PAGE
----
My comedowns weren’t bad the first ten or so times I’d packed my hitter with spice. But after that, I started to feel nauseated… and splitting headaches set in. One day, I went back to the headshop and discovered that they no longer carried Blue Dragon, and although at first I felt terribly annoyed by this bit of news, I realized it was probably for the best. That stuff isn’t exactly cheap, anyways!
WHAT IS SPICE?
I did some research on why damiana and similar spices were being pulled by the DEA when I returned home from my failed quest – and was horrified to learn at some of the permanent detriment suffered by several heavy spice smokers. There were even a fair amount of deaths, according to the Associated Press.
An article on ScienceBlogs.com explained the body’s response to spice consumption like so:
According to this 2000 paper in Drug and Alcohol Dependence from the Huffman and Martin groups, JWH-018 binds to the psychotropic CB1 receptor with approximately 4 times the potency of the naturally-occurring THC. Unlike THC, which binds with almost equal affinity to CB1 and CB2 receptors, JWH-018 exhibits a 3-fold preference for CB1 receptors.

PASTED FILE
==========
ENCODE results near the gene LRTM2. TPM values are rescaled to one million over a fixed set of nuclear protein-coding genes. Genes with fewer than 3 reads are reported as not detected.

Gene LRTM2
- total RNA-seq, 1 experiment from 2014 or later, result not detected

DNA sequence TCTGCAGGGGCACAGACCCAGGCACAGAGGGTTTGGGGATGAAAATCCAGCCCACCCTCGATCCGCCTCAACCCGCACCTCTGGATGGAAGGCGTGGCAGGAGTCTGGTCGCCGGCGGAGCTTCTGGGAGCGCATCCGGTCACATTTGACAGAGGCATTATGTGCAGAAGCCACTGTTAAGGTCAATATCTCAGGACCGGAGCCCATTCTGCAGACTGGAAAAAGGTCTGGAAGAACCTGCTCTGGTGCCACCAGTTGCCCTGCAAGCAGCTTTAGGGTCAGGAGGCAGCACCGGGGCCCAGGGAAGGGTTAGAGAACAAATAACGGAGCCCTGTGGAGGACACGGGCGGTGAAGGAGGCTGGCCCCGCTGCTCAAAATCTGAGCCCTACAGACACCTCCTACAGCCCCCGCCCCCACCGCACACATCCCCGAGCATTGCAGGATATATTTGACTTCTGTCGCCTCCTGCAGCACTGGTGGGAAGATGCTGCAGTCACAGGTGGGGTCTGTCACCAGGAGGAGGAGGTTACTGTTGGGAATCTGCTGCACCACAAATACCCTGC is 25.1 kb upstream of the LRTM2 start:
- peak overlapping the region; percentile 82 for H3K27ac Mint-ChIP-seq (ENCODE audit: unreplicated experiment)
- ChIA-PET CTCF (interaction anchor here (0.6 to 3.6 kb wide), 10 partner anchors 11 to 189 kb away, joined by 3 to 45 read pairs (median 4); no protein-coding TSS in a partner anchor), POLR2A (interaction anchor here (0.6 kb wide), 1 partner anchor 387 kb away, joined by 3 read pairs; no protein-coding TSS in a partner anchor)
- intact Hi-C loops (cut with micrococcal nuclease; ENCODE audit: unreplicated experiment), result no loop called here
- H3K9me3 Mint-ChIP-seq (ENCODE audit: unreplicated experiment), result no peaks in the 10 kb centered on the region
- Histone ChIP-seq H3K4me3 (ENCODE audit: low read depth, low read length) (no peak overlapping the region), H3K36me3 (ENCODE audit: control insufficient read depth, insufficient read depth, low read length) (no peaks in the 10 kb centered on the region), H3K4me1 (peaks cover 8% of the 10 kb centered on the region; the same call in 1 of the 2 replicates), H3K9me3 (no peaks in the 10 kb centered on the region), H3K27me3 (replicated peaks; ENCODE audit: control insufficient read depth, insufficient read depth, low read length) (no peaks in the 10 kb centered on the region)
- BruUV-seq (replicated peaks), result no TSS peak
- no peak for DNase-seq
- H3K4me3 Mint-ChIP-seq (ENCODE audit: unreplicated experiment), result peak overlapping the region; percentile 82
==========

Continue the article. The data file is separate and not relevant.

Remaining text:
What does this mean? Well, the CB1 receptor is the primary means by which cannabinoids exert their psychotropic effects. The CB2 receptor, on the other hand, appears to be more involved in pain and inflammation and is therefore a very active area of research for new therapeutics.
So while JWH-018 has four-fold greater potency for CB1 receptors than THC in an isolated receptor binding study, how its effect compares to plain-old marijuana depends on other factors such as the relative amount in the product, how stable it is to combustion, how it’s metabolized in the body, among others.
So what in the heck is spice exactly? According to Home Health Testing’s Ultimate Guide, which can be read here: